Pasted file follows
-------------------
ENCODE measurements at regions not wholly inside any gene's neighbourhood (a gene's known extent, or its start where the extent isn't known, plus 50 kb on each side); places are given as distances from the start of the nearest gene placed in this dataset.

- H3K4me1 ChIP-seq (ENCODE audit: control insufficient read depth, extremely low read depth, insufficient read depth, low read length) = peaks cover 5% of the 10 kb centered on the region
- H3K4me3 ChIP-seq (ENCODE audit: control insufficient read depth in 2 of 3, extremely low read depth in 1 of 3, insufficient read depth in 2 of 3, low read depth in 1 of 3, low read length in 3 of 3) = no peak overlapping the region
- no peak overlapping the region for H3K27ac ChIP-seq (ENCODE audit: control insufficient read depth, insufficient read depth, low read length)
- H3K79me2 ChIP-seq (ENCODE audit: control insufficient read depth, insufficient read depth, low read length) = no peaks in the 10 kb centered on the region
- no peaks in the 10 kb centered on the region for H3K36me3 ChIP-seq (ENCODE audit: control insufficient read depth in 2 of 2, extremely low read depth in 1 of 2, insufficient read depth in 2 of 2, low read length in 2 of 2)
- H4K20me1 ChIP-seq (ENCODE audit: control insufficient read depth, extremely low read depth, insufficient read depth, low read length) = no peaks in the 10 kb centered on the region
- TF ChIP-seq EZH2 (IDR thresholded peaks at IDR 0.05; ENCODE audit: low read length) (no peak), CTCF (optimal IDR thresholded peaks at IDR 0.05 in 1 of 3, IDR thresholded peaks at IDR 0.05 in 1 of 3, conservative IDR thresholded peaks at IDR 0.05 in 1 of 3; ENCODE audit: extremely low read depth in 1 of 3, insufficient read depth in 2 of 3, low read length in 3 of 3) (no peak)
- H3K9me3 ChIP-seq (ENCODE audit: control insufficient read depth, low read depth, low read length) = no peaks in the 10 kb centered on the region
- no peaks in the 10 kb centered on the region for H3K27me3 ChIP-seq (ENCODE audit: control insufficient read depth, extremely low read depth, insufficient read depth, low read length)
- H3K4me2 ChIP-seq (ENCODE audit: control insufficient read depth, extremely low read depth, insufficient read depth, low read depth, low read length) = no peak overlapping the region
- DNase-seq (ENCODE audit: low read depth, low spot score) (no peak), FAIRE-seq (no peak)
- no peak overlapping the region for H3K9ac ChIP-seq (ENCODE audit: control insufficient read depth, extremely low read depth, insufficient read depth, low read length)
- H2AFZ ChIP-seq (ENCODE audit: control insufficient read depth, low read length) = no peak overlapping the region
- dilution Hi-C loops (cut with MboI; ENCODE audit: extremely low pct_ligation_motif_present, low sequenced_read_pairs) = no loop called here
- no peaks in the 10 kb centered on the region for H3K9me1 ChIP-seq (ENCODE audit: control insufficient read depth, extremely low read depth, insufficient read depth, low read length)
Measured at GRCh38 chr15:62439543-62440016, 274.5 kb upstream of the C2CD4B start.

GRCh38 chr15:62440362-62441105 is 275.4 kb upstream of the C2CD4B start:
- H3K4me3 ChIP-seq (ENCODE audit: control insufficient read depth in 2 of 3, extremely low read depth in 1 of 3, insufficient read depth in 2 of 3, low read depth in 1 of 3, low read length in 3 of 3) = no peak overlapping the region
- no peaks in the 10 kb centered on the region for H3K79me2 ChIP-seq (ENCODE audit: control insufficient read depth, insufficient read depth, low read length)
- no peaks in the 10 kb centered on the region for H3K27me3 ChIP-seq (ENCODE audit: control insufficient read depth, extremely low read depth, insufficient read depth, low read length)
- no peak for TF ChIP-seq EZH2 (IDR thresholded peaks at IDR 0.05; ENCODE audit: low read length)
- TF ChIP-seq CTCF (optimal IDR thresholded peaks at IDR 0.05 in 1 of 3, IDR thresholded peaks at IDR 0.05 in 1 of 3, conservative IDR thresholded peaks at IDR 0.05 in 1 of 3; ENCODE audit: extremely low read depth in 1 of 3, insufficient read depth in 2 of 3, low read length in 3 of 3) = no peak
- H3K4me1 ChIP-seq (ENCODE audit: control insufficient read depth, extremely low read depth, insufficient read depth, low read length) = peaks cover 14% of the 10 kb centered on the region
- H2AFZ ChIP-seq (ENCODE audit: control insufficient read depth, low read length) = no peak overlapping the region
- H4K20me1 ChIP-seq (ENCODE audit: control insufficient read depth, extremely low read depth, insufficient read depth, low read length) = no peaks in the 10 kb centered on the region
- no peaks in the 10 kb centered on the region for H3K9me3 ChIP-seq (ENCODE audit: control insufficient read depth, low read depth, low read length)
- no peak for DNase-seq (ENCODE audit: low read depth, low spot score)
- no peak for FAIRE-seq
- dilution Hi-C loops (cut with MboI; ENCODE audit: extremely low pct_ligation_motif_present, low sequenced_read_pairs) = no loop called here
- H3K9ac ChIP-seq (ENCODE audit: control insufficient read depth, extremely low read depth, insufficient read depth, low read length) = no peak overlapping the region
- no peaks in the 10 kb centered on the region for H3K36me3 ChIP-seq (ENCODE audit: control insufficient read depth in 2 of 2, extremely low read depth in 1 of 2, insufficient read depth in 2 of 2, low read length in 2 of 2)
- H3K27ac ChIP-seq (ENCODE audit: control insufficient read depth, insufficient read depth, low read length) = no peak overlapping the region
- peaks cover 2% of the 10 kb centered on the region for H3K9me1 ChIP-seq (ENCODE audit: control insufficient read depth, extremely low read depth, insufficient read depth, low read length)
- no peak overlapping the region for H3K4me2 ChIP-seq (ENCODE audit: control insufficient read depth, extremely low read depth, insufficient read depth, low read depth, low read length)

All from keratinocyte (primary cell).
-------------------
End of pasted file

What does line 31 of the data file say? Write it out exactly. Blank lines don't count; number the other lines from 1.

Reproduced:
- H3K9ac ChIP-seq (ENCODE audit: control insufficient read depth, extremely low read depth, insufficient read depth, low read length) = no peak overlapping the region